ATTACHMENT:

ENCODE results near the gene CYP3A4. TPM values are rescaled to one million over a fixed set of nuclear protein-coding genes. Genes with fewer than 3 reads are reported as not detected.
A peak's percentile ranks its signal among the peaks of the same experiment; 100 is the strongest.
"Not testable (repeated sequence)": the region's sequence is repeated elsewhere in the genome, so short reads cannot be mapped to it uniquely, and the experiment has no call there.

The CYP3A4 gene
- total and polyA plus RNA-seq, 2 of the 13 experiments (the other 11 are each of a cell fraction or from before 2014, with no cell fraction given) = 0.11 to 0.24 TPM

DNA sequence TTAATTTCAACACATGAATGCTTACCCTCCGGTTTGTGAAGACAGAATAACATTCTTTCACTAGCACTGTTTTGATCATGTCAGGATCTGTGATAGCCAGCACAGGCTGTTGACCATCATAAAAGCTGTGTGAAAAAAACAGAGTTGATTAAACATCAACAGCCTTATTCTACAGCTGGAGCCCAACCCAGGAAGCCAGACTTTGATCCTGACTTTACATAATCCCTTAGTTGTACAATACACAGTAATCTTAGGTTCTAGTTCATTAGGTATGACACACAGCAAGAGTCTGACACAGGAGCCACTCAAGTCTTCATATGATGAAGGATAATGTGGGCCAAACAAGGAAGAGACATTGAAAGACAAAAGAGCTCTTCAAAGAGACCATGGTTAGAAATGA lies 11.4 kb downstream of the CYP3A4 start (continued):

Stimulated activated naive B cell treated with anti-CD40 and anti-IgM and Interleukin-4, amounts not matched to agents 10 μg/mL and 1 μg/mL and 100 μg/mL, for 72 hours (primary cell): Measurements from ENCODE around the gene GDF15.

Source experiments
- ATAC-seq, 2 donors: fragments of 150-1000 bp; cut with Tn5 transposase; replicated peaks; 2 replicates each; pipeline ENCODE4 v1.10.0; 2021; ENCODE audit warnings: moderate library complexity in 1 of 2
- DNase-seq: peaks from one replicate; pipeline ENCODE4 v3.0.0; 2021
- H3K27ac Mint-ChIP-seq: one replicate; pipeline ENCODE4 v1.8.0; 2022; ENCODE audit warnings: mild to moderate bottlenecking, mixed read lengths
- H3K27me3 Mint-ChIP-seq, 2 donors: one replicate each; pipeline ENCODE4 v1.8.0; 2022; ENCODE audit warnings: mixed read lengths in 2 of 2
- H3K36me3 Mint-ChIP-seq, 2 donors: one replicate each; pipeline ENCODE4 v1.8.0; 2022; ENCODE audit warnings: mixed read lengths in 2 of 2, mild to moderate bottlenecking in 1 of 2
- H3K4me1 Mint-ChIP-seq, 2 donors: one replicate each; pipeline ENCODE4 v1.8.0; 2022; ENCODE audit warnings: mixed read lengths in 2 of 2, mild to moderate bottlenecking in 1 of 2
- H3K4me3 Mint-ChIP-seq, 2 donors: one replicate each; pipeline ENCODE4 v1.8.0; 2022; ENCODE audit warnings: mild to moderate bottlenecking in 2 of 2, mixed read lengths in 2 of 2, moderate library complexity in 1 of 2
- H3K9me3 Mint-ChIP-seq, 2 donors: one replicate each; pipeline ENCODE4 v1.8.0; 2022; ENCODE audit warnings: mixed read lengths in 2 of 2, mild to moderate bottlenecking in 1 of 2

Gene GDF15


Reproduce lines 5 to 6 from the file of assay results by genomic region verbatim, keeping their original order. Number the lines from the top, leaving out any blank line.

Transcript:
- total and polyA plus RNA-seq, 2 of the 13 experiments (the other 11 are each of a cell fraction or from before 2014, with no cell fraction given) = 0.11 to 0.24 TPM

DNA sequence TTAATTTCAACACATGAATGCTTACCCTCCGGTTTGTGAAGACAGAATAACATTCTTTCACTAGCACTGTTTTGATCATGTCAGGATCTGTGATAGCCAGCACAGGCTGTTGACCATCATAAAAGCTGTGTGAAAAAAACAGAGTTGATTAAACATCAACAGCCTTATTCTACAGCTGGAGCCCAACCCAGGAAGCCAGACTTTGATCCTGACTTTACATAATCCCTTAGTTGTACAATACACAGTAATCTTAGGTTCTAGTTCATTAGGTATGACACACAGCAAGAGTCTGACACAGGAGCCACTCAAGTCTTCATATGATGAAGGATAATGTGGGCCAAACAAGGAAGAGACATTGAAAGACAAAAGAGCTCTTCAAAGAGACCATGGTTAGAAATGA lies 11.4 kb downstream of the CYP3A4 start (continued):